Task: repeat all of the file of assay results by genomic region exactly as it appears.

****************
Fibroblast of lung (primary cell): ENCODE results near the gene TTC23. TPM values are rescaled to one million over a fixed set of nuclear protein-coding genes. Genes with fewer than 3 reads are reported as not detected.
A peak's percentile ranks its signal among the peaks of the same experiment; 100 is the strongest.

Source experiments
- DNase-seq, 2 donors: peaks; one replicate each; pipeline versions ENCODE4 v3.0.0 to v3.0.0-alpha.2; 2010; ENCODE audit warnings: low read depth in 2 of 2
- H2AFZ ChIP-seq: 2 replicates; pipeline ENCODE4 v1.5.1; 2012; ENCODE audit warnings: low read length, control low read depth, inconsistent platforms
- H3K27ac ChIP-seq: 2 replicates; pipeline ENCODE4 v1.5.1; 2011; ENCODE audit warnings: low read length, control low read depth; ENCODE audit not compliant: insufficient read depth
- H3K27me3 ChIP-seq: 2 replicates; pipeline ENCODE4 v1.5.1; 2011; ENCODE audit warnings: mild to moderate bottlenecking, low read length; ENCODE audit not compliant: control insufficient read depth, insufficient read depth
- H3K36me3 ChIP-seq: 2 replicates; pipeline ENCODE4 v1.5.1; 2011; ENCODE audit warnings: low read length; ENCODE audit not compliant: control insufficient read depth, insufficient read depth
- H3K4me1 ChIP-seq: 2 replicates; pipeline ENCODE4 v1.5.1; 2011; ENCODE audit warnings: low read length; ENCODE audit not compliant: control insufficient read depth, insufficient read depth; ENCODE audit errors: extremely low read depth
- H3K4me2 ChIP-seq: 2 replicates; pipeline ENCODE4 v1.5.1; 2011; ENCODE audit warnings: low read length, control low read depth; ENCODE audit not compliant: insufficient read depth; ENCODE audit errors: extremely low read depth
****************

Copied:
Fibroblast of lung (primary cell): ENCODE results near the gene TTC23. TPM values are rescaled to one million over a fixed set of nuclear protein-coding genes. Genes with fewer than 3 reads are reported as not detected.
A peak's percentile ranks its signal among the peaks of the same experiment; 100 is the strongest.

Source experiments
- DNase-seq, 2 donors: peaks; one replicate each; pipeline versions ENCODE4 v3.0.0 to v3.0.0-alpha.2; 2010; ENCODE audit warnings: low read depth in 2 of 2
- H2AFZ ChIP-seq: 2 replicates; pipeline ENCODE4 v1.5.1; 2012; ENCODE audit warnings: low read length, control low read depth, inconsistent platforms
- H3K27ac ChIP-seq: 2 replicates; pipeline ENCODE4 v1.5.1; 2011; ENCODE audit warnings: low read length, control low read depth; ENCODE audit not compliant: insufficient read depth
- H3K27me3 ChIP-seq: 2 replicates; pipeline ENCODE4 v1.5.1; 2011; ENCODE audit warnings: mild to moderate bottlenecking, low read length; ENCODE audit not compliant: control insufficient read depth, insufficient read depth
- H3K36me3 ChIP-seq: 2 replicates; pipeline ENCODE4 v1.5.1; 2011; ENCODE audit warnings: low read length; ENCODE audit not compliant: control insufficient read depth, insufficient read depth
- H3K4me1 ChIP-seq: 2 replicates; pipeline ENCODE4 v1.5.1; 2011; ENCODE audit warnings: low read length; ENCODE audit not compliant: control insufficient read depth, insufficient read depth; ENCODE audit errors: extremely low read depth
- H3K4me2 ChIP-seq: 2 replicates; pipeline ENCODE4 v1.5.1; 2011; ENCODE audit warnings: low read length, control low read depth; ENCODE audit not compliant: insufficient read depth; ENCODE audit errors: extremely low read depth